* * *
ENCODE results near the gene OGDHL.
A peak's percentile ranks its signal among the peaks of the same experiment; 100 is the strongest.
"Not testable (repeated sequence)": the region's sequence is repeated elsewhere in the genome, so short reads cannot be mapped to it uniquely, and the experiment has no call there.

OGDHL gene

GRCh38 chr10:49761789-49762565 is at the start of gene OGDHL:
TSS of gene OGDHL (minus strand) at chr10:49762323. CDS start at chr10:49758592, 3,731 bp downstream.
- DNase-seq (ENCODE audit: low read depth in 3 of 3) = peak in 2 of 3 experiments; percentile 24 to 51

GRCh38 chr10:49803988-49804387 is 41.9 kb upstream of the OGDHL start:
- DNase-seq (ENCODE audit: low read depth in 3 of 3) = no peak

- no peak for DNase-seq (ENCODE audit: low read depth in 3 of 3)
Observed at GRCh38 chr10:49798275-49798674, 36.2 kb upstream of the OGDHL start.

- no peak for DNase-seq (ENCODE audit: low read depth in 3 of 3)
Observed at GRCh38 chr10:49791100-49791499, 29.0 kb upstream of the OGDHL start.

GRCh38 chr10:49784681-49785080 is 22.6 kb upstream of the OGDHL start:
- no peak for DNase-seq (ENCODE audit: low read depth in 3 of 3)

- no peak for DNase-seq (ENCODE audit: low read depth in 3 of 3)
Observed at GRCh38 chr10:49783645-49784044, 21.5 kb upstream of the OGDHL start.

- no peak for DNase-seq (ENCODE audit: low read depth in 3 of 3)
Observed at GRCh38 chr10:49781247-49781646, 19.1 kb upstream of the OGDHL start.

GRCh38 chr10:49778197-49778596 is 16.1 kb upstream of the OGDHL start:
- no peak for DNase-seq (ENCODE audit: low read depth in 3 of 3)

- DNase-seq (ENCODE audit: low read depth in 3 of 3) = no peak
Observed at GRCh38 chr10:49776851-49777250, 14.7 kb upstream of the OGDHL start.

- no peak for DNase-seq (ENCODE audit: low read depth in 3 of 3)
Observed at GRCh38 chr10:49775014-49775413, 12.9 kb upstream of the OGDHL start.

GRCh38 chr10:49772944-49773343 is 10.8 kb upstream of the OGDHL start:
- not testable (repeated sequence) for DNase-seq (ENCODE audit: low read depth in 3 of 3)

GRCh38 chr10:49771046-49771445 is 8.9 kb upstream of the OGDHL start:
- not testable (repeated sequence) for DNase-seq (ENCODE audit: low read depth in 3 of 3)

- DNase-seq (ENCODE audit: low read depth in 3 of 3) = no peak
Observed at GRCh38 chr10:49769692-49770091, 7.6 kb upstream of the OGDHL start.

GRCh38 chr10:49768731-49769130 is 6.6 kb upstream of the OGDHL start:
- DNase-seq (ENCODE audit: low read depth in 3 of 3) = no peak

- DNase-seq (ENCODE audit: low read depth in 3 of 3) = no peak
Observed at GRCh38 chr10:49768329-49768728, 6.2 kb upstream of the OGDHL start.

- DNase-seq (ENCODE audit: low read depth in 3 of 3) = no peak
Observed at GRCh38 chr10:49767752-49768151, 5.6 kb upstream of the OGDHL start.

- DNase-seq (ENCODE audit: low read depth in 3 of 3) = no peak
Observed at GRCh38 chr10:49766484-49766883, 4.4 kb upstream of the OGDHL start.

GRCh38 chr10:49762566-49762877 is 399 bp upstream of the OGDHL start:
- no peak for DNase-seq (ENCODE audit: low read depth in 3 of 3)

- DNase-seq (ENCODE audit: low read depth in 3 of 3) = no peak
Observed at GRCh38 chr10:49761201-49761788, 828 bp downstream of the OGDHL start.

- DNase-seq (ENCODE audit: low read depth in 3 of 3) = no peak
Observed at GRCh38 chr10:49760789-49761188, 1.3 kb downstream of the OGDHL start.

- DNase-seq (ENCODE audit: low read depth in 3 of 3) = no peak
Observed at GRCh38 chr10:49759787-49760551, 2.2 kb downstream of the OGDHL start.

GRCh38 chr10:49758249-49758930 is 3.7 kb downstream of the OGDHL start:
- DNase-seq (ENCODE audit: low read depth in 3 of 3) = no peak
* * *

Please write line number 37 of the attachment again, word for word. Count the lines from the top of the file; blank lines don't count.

Observed at GRCh38 chr10:49767752-49768151, 5.6 kb upstream of the OGDHL start.